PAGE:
Former IS slaves try to rebuild lives

For Yazidi women like Laila Taloo, the Islamic State’s self-declared caliphate meant death to their men, rape and slavery for them. IS no longer holds any territory in Iraq and Syria, but many Yazidis are still missing. (May 21)

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Long-persecuted Yazidis open world’s largest temple | AFP

Worshippers kiss the marble walls and gaze at an ornate peacock inlaid with multi-coloured stones as the world’s largest Yazidi temple opens in Armenia. An ancient ethnic group long persecuted for their faith, Yazidis have found a safehaven in the ex-Soviet Caucasus country, where they have a community of around 35,000, and are able to freely practice their religion.

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Eye for eye? Entire Iraqi families reportedly killed by Yazidis because their tribes helped ISIS

Yezidi fighters reportedly kidnapped and executed 52 civilians from two Iraqi tribes back in June 2017. The Yezidis are an ethno-religious group in the country, which abide by their own moral code.

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Hunted by ISIS: Yazidi women sold as sex slaves, children forced to be soldiers

After the fall of ISIS in Syria and Iraq, more tales of horror are emerging of life with the terrorists. Kurdish-minority families in Iraq known as Yazidis suffered capture, death or enslavement. Our correspondent Murad Gazdiev has been speaking with some of the families who managed to survive the ordeal. We’ll show you the full interviews on Thursday. Here’s some of what’s to come.

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What The US Needs To Do To Prevent A New ISIS in Iraq

Shelly Culbertson, senior policy researcher at the RAND Corporation, explains the steps that the US can take in leading the stabilization effort in Iraq to prevent the rise of a new ISIS. Following is a transcript of the video.

Shelly Culbertson: I’m Shelly Culbertson, I’m a senior policy researcher at the RAND Corporation and I study issues in the Middle East related to refugees, stabilization, and public sector development.

We’ve concluded that unless a series of urgent steps take place over the coming year to provide some of the prerequisites for Iraq to get back on a path to stability, violence could resume once again in a matter of months.

Given all of the American lives that we’ve lost, and the many, many Iraqi lives that have been lost, it’s very much in US national interest to take a leading role in the stabilization of Mosul and other parts of Iraq as well as in the military victory.

The US has actually taken a very large role in the humanitarian effort. The US is the largest donor to humanitarian assistance and so its ongoing and sustained and additional support is really needed in order to prevent that to happen.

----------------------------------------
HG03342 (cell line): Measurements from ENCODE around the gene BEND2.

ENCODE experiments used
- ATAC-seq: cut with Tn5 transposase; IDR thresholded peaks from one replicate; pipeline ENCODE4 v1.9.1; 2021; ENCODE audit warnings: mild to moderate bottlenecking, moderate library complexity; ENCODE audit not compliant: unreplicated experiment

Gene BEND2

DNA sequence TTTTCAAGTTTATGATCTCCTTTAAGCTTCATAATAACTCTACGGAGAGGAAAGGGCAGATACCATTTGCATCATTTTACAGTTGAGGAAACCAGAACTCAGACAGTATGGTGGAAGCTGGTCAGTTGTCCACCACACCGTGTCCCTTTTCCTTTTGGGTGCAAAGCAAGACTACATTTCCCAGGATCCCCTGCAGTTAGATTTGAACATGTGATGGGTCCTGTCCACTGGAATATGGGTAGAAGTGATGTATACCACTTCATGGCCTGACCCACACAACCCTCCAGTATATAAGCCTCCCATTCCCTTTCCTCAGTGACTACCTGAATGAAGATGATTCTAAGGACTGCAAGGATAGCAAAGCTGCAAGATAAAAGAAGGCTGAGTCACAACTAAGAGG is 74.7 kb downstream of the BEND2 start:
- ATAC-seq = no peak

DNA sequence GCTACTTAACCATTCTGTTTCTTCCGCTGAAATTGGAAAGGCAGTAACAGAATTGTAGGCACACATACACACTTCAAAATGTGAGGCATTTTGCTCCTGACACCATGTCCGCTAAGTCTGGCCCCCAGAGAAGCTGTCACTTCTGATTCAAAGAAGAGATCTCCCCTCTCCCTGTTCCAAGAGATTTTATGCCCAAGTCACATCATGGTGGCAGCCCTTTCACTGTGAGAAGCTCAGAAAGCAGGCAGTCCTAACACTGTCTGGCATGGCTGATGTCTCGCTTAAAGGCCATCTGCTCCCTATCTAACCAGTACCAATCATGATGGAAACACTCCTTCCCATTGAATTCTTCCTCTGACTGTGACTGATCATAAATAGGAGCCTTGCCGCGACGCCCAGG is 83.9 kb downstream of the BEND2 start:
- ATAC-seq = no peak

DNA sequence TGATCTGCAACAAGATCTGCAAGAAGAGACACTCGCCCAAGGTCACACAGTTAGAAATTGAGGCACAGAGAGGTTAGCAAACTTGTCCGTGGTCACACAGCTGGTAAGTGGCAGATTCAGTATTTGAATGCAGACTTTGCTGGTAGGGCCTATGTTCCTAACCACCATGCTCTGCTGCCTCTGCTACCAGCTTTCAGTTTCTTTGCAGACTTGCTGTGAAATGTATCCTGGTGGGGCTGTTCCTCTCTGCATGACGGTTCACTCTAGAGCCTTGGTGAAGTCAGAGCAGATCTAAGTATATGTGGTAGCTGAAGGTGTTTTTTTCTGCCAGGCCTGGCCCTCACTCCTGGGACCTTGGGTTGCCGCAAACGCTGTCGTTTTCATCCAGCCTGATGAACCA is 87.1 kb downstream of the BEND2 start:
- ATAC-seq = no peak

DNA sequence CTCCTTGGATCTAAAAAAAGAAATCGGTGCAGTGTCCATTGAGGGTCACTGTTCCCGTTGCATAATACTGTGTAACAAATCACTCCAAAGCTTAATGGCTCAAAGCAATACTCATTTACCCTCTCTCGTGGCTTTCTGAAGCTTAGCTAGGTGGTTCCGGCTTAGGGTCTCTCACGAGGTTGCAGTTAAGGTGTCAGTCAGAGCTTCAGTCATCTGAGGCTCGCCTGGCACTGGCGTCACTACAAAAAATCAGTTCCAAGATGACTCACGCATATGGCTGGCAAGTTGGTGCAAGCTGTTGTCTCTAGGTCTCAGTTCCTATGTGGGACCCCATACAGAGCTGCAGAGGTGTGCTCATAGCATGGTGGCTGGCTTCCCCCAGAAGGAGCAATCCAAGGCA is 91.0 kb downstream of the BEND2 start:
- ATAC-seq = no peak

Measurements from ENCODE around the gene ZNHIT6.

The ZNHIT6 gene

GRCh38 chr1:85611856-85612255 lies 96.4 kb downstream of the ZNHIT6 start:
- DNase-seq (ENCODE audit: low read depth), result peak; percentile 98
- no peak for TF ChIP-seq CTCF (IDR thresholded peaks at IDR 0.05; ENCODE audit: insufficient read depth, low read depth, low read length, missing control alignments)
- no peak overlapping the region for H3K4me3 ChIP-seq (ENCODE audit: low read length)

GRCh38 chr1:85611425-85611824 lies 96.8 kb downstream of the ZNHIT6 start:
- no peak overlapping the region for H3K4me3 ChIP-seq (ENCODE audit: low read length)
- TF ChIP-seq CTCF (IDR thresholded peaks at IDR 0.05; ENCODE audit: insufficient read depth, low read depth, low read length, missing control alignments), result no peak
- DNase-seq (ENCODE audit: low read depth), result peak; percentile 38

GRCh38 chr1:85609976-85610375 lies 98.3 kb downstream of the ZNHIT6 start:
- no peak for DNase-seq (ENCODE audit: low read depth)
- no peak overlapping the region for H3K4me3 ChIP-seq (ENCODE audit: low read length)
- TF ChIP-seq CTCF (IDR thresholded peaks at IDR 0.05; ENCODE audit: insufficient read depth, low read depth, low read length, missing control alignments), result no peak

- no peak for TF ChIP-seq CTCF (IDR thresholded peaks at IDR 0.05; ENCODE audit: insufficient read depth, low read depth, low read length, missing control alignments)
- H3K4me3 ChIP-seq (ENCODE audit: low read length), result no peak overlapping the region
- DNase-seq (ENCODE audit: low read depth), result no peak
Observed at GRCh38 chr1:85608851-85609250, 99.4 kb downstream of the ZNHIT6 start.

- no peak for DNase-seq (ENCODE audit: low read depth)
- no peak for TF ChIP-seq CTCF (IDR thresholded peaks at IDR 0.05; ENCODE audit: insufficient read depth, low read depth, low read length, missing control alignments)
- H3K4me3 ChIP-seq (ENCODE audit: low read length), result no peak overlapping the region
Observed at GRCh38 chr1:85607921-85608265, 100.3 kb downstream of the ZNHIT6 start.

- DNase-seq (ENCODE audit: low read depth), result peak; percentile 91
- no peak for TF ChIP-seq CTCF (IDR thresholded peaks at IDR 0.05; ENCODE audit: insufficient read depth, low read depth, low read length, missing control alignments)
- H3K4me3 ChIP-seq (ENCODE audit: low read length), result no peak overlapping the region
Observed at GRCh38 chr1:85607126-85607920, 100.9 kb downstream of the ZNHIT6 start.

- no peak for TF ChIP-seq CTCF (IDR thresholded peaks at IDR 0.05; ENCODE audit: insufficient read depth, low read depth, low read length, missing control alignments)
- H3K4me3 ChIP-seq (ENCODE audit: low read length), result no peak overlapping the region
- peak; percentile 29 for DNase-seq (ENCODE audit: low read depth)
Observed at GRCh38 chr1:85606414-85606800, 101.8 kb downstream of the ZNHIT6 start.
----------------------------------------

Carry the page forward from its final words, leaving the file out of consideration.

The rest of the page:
Mosul will require a number of steps in order to rebuild it and to set it back on a path to prosperity. I think many of the most important steps that are required will happen during the first year. Really providing a lot of the prerequisites so that it can rebuild and get on a path to growth again.

So one of those is figuring out how to deal with the displaced people that are from Mosul. So about 800 thousand people are still living displaced out of Mosul. So working on policies and plans to help them get back home. But for them to be able to come back home, they have to be able to go home and find intact homes, health, education, and so forth that are there.

One big obstacle to them going home is the level of explosive hazards that ISIS left. ISIS left mines, booby traps, etcetera really on an industrial scale. They did this as a tactic to keep civilians from coming back home. So they mined hospitals, pharmacies, schools, water lines, the level of baby cribs. A really big first step in order to make all of this happen is significant investment in demining. Not just in public utilities and services, but also in housing.

A next important step is making sure that the city is secure. In order to secure Mosul and prevent ISIS from moving right back in, the city requires about 60 thousand troops just to maintain the status quo. And unfortunately there’s a risk that because of the ongoing fight against ISIS elsewhere that those troops could be drawn off.

Mosul also needs about 25 thousand trained police, and to date about 15 thousand have been hired and trained. And while the coalition is working on training other police, police who are important to keep the peace in the streets, prevent reprisals, prevent looting, that training isn’t fast enough, so the situation is pretty urgent.

Mosul also requires investment in its public services. Rebuilding some of the water, electricity, sewage lines. That’s under way. Schools are starting to open. But many of these things need a bit of a long-term plan. Both to build infrastructure, get the people back — the staff, the doctors, the nurses, the teachers — and to help do some of the indoctrination that happened during that time.

And finally, some bigger issues regarding governance and reconciliation will need to be addressed. Many communities in Ninawa Province, of which Mosul is the capital, just don’t trust each other any more. There’s a lot of trauma between the Sunnis, the Shiites, the Christians, the Yazidis, the Turkmen and so forth. And so there are some important steps that need to happen in terms of local reconciliation in addition to working with Baghdad on a broader national plan for reconciliation, particularly in a roadmap among the Sunnis, the Shiites, the Kurds, and others.